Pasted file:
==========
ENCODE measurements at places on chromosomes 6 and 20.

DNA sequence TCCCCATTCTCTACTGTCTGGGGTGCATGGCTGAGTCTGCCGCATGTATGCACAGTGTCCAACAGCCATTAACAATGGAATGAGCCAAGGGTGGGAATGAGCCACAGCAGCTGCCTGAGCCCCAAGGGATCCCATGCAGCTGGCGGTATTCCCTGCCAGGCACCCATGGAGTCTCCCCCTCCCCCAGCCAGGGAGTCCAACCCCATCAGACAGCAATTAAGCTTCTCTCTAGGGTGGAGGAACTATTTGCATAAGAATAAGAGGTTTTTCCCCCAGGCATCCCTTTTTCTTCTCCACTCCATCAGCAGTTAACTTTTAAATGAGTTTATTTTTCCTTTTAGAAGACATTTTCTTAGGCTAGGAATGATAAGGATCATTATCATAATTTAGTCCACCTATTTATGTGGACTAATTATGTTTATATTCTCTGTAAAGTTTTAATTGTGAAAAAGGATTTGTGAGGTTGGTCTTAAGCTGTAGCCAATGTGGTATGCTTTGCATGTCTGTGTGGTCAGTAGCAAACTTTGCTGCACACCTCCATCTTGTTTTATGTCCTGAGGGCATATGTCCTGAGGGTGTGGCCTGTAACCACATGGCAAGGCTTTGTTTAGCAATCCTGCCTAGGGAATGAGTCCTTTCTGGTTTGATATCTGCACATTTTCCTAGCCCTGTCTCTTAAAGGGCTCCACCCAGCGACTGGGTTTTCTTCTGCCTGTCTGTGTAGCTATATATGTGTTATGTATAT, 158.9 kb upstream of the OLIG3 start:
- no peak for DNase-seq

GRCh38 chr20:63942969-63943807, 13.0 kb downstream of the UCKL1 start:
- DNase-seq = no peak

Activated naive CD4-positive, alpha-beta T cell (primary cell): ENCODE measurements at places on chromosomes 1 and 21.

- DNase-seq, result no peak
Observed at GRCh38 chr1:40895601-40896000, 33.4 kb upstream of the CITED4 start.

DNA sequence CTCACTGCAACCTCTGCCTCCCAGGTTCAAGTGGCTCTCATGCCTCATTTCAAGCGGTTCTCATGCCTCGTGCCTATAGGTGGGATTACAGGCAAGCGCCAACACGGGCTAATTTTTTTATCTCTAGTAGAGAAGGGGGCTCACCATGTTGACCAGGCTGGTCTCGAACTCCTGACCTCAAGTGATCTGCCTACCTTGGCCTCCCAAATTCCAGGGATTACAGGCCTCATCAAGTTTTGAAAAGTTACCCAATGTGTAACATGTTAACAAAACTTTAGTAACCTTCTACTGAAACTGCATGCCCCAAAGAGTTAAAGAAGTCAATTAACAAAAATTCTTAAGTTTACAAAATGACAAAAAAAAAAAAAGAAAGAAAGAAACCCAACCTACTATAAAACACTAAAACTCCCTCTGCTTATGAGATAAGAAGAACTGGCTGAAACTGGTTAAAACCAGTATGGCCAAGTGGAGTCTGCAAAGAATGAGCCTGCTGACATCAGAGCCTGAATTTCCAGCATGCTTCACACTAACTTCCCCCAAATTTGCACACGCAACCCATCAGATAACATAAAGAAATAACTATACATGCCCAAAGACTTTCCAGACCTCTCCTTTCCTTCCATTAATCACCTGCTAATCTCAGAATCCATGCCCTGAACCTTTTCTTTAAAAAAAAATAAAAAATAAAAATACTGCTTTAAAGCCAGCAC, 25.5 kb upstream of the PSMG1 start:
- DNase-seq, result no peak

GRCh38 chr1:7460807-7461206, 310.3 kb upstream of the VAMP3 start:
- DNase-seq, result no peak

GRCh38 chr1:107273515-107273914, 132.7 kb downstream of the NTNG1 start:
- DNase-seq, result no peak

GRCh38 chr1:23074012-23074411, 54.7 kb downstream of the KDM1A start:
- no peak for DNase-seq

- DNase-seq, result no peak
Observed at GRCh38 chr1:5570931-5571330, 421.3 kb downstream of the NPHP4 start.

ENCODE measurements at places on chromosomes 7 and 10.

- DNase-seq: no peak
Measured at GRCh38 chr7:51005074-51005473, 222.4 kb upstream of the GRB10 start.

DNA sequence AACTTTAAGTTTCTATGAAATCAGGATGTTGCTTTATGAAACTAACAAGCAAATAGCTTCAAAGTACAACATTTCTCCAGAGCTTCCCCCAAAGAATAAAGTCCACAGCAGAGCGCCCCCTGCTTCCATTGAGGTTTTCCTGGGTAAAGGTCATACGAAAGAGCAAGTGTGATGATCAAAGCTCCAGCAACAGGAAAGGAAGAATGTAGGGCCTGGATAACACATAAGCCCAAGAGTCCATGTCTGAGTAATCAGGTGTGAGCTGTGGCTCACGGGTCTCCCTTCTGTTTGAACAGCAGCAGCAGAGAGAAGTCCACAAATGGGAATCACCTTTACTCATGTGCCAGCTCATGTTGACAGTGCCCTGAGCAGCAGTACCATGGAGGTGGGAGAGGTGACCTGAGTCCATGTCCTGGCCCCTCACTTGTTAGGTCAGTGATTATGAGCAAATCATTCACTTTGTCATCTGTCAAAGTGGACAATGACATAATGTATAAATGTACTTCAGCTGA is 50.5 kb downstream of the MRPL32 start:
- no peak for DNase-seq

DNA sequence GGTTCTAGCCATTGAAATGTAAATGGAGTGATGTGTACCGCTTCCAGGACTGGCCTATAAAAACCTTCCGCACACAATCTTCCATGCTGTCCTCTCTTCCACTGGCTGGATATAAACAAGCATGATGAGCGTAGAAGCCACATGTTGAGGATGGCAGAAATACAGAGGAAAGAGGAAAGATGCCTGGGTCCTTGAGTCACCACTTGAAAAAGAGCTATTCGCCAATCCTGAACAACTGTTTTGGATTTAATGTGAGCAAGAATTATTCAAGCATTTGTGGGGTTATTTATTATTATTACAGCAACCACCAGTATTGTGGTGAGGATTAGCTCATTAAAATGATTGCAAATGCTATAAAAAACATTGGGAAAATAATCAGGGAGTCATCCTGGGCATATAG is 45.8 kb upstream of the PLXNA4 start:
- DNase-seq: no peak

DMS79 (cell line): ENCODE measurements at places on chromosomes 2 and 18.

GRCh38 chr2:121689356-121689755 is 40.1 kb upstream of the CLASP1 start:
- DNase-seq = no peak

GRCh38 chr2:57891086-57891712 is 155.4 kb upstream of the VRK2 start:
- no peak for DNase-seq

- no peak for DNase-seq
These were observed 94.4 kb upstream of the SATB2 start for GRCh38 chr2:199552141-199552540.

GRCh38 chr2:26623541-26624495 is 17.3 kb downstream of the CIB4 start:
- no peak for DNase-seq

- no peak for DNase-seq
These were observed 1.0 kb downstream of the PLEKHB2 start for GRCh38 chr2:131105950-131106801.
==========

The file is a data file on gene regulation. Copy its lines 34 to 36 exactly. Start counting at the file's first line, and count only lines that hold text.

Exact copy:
- no peak for DNase-seq

- no peak for DNase-seq
These were observed 1.0 kb downstream of the PLEKHB2 start for GRCh38 chr2:131105950-131106801.